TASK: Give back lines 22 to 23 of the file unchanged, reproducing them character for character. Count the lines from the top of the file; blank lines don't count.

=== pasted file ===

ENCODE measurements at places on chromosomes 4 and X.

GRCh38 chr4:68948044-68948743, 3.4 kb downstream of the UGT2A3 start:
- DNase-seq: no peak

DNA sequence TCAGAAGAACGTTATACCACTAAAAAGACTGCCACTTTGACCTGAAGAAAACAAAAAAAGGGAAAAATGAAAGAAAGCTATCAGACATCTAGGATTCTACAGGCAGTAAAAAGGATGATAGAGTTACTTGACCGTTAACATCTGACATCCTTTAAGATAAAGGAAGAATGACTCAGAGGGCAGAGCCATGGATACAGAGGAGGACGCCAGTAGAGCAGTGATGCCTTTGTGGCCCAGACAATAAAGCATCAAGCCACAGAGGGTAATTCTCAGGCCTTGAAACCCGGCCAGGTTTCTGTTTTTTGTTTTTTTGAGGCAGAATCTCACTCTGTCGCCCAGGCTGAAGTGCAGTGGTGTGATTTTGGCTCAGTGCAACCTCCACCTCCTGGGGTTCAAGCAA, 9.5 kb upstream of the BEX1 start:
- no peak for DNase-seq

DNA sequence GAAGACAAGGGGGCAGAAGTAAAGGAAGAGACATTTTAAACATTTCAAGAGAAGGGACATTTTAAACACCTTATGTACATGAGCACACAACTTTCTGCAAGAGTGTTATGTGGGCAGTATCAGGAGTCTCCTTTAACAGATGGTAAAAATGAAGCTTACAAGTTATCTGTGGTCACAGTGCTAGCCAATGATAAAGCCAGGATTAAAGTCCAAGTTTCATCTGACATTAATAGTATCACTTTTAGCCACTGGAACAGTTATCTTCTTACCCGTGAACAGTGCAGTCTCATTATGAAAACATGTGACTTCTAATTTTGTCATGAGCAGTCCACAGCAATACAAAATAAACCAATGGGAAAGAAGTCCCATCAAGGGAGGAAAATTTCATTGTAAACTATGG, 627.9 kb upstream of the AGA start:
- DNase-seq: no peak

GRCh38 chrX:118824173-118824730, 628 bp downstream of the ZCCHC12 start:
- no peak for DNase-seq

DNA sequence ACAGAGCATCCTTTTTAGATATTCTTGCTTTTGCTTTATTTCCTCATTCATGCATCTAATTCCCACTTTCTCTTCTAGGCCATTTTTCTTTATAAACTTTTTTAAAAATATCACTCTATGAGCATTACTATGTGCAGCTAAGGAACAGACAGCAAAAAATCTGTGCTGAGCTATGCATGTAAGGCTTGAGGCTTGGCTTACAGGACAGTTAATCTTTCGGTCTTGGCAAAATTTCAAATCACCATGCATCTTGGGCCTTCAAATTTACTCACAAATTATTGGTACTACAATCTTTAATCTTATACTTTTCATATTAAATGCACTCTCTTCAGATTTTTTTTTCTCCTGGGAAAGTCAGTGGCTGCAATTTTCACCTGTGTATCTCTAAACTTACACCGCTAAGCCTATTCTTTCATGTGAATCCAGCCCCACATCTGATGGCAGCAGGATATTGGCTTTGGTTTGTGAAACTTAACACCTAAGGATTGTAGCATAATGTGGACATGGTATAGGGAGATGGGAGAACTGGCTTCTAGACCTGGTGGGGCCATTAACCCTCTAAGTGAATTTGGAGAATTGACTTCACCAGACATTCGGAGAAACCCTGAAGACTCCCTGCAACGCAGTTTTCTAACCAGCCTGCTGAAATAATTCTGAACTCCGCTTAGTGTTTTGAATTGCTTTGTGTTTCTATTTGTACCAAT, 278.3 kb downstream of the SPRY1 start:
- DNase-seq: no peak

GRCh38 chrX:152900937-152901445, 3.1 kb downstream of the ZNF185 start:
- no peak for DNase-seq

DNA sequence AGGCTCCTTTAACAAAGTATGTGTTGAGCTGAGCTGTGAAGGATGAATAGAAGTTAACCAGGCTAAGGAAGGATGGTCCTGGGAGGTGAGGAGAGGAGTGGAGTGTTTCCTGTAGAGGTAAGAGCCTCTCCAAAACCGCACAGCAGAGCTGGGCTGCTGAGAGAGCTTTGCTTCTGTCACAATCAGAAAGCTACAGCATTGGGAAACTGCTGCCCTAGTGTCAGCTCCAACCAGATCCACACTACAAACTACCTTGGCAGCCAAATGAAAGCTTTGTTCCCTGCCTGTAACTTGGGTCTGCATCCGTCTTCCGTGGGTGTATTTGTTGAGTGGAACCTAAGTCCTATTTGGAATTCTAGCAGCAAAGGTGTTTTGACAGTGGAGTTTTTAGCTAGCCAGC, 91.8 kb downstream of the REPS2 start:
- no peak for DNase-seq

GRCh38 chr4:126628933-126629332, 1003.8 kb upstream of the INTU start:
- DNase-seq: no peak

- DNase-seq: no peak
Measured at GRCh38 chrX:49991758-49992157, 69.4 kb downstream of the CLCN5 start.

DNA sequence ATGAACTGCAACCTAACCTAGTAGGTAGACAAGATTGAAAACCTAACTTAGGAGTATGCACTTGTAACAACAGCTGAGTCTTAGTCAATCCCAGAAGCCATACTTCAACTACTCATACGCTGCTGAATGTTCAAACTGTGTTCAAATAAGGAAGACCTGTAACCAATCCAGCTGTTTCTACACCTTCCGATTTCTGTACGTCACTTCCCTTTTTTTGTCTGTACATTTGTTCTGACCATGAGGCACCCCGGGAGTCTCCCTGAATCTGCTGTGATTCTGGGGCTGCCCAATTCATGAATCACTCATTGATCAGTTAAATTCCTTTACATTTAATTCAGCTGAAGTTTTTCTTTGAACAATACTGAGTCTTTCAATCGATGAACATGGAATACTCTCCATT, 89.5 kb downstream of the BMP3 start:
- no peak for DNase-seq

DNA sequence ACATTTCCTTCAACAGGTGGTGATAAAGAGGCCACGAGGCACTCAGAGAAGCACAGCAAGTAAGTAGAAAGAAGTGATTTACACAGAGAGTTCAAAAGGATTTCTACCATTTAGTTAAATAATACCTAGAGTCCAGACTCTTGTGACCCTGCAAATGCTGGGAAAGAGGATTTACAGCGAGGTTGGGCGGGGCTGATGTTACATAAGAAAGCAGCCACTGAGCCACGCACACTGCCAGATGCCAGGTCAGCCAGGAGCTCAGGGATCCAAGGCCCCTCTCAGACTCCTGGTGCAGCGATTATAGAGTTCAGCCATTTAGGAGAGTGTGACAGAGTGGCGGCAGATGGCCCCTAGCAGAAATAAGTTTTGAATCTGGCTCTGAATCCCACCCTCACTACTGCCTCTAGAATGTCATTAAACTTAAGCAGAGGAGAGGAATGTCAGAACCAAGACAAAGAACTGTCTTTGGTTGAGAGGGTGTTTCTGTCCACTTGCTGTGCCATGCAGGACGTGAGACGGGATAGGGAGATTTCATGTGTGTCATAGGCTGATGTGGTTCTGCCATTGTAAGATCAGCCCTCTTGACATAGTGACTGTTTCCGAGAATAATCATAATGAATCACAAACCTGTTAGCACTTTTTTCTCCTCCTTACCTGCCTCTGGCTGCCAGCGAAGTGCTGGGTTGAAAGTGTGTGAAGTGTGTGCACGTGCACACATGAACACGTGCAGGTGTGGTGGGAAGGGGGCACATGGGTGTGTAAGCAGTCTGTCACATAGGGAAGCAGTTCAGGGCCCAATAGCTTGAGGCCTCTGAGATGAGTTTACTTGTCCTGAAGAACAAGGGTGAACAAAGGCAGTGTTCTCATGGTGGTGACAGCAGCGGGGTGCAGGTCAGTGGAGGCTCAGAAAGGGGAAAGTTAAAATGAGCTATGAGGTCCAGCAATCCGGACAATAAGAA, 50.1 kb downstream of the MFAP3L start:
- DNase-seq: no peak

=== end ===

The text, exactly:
DNA sequence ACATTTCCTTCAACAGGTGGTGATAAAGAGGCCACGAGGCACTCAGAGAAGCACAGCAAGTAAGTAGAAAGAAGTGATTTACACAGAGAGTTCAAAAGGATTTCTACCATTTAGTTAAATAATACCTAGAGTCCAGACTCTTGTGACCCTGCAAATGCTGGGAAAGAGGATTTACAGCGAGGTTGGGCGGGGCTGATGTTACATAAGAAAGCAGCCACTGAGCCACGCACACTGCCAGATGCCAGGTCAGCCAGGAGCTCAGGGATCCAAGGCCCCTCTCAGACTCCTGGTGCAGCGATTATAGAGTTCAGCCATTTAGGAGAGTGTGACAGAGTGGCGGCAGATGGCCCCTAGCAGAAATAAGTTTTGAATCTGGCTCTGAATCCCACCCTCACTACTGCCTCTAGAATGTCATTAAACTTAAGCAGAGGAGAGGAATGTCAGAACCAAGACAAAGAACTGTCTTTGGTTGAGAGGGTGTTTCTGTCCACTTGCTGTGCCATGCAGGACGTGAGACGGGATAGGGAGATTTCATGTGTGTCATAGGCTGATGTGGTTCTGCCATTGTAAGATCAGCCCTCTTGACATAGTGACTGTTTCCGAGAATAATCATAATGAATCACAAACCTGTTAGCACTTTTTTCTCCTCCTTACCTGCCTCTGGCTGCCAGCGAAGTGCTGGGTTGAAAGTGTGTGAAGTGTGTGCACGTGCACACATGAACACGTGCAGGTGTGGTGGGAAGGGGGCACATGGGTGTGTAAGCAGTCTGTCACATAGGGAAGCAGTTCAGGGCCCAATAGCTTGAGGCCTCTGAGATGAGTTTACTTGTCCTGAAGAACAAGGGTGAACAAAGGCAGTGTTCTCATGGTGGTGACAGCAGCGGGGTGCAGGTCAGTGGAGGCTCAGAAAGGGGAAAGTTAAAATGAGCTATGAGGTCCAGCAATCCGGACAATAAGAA, 50.1 kb downstream of the MFAP3L start:
- DNase-seq: no peak